Stage IV Lung Cancer Prognosis

The Abramson Cancer Center of the University of Pennsylvania
Last Modified: May 8, 2013

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Question

I would like to request assistance for my dad and me. He is under treatment for lung cancer, Stage IV, and the doctor said treatment will be chemotherapy delivered on one day, followed by another dose after 21 days. The doctor said there will be another 5 doses to complete therapy, and that my father's life span is not more than 6 months from today. My father had a habit of smoking, and he repeatedly drinks tea. Please assist, is there any way that it will be cured?

Answer

Barbara Campling, MD, Medical Oncologist, responds:

From what you have told me, your dad has Stage IV lung cancer, and he has just started chemotherapy. Most cases of lung cancer are caused by years of smoking, but there is no association between lung cancer and drinking tea. In stage IV lung cancer, which is the most advanced stage, the cancer has spread outside the chest. Once this has occurred, it cannot be cured with any form of treatment. For patients who are well enough to tolerate the side effects, chemotherapy may prolong survival by several months, but it is not a curative treatment. Chemotherapy is often given every 3 weeks, as you have described as being the plan for your father. No one can say for sure how long your father will live with his cancer. Doctors often quote "median survival" figures to patients. A median survival of several months means that half of a group of patients with this stage of cancer will not live this long, and half of them will live longer. In general, doctors are good at predicting which patients have a chance of being cured of their cancer, but they are not good at predicting how long individual patients will live. There are occasional patients who do much better than anyone would have expected.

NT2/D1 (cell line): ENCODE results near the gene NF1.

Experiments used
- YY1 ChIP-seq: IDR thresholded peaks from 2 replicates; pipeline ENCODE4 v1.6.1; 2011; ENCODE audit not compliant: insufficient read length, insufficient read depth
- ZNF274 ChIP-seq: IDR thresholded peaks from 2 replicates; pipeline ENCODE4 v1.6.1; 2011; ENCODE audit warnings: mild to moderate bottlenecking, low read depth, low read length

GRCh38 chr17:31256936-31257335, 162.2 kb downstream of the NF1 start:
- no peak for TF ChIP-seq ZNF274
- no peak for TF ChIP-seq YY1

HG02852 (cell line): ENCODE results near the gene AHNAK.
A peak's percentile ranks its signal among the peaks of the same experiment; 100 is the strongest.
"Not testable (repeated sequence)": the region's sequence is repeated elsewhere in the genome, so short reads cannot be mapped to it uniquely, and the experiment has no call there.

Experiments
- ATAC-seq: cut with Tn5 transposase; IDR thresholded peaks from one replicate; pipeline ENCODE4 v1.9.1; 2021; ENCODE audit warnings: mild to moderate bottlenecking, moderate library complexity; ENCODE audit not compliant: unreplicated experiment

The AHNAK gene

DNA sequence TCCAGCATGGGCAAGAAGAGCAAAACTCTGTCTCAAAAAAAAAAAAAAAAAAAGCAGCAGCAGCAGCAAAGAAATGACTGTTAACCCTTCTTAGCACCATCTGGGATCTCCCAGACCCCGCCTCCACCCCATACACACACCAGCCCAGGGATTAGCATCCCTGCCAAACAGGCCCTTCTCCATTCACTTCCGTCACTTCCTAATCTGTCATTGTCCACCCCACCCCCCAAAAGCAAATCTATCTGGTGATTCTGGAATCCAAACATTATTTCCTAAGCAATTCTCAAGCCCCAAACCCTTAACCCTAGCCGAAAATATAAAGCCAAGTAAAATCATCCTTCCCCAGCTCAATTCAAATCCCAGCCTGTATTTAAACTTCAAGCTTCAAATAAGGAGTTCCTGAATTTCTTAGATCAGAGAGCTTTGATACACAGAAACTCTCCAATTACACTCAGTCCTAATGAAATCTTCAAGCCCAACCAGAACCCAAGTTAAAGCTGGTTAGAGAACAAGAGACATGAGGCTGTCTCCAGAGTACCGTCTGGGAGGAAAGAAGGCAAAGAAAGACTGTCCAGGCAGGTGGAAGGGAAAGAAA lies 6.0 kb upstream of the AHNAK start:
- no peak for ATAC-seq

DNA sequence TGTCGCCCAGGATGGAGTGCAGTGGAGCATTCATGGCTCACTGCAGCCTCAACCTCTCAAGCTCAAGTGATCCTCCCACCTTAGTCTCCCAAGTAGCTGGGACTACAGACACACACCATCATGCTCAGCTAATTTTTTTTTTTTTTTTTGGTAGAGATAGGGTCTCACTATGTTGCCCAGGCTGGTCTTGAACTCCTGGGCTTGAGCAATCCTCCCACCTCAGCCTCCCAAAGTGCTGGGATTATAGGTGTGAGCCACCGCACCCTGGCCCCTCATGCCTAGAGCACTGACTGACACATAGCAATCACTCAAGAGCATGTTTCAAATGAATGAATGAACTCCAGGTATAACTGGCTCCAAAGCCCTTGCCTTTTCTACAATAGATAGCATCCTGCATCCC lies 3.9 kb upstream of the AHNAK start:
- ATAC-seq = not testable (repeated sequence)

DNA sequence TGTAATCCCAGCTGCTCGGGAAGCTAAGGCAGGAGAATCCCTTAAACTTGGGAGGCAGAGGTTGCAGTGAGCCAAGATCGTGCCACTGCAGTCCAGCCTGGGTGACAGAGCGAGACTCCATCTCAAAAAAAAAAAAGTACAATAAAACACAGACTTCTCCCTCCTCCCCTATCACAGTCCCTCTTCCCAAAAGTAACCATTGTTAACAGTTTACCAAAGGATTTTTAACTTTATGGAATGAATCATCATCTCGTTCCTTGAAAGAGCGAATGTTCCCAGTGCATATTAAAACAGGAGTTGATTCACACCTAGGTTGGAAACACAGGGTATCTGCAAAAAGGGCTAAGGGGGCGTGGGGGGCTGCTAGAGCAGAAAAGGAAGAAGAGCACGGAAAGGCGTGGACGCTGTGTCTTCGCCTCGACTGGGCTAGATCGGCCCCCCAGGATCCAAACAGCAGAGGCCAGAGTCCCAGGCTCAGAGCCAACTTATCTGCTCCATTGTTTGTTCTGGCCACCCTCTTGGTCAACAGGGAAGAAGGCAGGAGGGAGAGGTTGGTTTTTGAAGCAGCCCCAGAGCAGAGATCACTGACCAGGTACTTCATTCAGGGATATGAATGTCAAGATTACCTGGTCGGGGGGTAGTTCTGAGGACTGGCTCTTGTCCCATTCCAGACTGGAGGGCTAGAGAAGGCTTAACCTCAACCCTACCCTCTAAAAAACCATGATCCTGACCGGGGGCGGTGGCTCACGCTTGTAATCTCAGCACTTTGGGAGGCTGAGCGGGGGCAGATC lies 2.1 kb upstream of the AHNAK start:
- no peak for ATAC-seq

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Apr 23, 2013 - For HER2-mutated non-small-cell lung cancer, half of tumors are detected at stage IV, and anti-human epidermal growth factor receptor 2 treatments are associated with encouraging response rates and disease control rates, according to a study published online April 22 in the Journal of Clinical Oncology.



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